Les Baer Boss .45 1911

les_baer_boss_01aInspired by the 1970 Boss 429 Mustang, Les Baer introduced the Boss .45 1911 pistol at the 2010 SHOT Show.  The new Boss 1911 is a good looking pistol, with some solid features from one of the best known 1911 builders in the USA.

The Boss is based on Baer’s Premier II pistol, with added features “…to really make it the Boss of custom .45s.”  The Boss is guaranteed to shoot three inch groups at 50 yards.  MSRP is $2109.

For those of you that do not know, Ford made the Boss 429 Mustang in 1969 and 1970 only.  The massive 429 cubic inch engine had to be squeezed into the Mustang’s engine compartment by Kar Kraft, an outside assembly facility contracted by Ford.  The Boss 429 was one of the most powerful production, drag-ready cars made at the height of the muscle car era.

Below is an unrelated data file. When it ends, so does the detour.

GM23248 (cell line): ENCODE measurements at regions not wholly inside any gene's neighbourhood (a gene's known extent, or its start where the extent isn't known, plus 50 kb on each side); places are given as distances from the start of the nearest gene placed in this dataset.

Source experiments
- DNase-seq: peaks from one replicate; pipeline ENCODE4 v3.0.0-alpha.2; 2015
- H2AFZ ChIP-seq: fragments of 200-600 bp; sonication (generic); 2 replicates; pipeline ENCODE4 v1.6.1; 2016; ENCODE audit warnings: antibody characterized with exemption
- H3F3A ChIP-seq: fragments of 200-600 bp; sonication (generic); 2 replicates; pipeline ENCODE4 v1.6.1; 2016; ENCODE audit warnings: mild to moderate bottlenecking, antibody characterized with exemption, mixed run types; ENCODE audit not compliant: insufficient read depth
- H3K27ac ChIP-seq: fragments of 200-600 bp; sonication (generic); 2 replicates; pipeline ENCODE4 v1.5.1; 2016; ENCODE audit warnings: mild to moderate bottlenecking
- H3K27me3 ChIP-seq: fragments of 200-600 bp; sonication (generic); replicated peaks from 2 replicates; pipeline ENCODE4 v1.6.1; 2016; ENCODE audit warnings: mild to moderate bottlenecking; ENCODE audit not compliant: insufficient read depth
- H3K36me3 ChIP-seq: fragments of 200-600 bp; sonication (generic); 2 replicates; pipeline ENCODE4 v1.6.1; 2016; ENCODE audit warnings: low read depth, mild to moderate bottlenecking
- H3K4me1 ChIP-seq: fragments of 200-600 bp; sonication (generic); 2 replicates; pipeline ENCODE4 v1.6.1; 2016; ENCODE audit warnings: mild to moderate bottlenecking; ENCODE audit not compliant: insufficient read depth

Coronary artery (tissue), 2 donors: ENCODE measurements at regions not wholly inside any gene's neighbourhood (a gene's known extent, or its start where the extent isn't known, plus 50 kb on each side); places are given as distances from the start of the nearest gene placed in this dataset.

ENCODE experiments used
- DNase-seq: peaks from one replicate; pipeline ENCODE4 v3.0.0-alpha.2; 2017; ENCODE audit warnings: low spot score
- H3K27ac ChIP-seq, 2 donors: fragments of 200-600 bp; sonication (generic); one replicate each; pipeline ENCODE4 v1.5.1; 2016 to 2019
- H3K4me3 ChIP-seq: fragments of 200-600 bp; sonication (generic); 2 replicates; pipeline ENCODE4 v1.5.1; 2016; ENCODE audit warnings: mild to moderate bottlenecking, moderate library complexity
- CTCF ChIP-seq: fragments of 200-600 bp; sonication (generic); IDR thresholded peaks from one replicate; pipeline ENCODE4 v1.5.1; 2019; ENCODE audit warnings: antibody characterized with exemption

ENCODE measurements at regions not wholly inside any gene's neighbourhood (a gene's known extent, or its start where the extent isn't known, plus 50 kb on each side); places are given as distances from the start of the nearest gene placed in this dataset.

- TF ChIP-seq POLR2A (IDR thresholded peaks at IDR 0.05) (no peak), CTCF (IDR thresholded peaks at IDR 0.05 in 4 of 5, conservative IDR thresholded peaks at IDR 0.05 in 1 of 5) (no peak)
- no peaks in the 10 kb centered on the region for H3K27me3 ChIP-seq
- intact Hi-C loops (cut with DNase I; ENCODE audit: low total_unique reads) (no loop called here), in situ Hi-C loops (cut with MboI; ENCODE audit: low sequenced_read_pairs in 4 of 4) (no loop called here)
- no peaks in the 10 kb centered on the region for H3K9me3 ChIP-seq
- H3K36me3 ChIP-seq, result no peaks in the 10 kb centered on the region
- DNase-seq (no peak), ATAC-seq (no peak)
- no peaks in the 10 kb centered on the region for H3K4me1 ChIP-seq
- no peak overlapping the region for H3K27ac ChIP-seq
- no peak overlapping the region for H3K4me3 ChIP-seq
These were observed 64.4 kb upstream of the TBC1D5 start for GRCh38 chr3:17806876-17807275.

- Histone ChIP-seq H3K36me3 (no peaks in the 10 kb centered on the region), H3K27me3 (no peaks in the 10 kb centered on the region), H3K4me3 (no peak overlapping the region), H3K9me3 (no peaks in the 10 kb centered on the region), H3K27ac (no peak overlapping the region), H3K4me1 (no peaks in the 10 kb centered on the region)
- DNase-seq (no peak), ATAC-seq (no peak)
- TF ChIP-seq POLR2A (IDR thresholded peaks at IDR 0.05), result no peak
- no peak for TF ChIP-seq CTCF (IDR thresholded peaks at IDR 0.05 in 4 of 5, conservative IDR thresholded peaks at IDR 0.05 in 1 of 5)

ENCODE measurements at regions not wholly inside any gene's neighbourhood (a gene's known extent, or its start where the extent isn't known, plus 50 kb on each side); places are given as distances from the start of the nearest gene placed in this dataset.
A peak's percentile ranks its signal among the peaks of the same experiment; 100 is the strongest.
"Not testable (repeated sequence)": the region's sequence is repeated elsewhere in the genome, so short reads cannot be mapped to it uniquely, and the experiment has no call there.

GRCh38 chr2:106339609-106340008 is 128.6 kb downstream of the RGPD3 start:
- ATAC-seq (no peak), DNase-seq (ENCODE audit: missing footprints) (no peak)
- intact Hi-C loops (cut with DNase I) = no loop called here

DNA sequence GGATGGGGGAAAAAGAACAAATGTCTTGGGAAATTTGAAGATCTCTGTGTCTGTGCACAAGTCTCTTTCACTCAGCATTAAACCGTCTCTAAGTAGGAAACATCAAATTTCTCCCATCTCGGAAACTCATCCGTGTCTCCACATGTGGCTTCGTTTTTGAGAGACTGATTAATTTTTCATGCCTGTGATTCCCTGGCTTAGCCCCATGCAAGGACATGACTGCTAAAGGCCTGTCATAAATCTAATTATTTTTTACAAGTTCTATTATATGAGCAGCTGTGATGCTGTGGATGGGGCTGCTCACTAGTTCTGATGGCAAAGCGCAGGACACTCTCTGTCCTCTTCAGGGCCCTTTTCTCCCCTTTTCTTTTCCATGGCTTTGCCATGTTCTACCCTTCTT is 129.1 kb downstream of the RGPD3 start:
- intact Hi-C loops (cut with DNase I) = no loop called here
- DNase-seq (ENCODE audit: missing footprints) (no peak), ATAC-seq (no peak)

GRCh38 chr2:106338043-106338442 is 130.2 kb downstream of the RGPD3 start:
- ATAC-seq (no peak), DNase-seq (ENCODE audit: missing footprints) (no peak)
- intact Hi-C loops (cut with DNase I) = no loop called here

In addition to the Boss 1911, Les Baer is also selling a 1/25th scale reproduction of Baer’s own 1970 Boss 429.  The scale model is exceptionally accurate from the Grabber Green paint to the functional hood scoop to the detailed undercarriage.  If you are thinking about buying the Boss 1911, consider buying the replica that inspired the gun.

Features include:

  • guaranteed three-inch groups at 50 yards
  • rear cocking serrations on the slide
  • Baer red fiber optic front sight
  • flat mainspring housing with 20 lpi checkering
  • extended combat safety
  • special tactical package
  • chromed complete lower
  • blued slide
  • two, eight-round premium magazines



Please let me know if anyone picks up one of these guns for his or her own collection.  I’d love to know if you shoot it, and if so, how do you like it?  If I bought one, it would most likely be a safe queen.  I’m not much of a safe queen collector, but for something that is a limited edition or special gun like the Les Baer Boss .45 1911, I can definitely understand how most people would put this on a shelf and leave it there.

By Richard Johnson

Richard Johnson is a gun writer, amateur historian and - most importantly - a dad. He's done a lot of silly things in his life, but quitting police work to follow his passion of writing about guns was one of the smartest things he ever did. He founded this site and continues to manage its operation.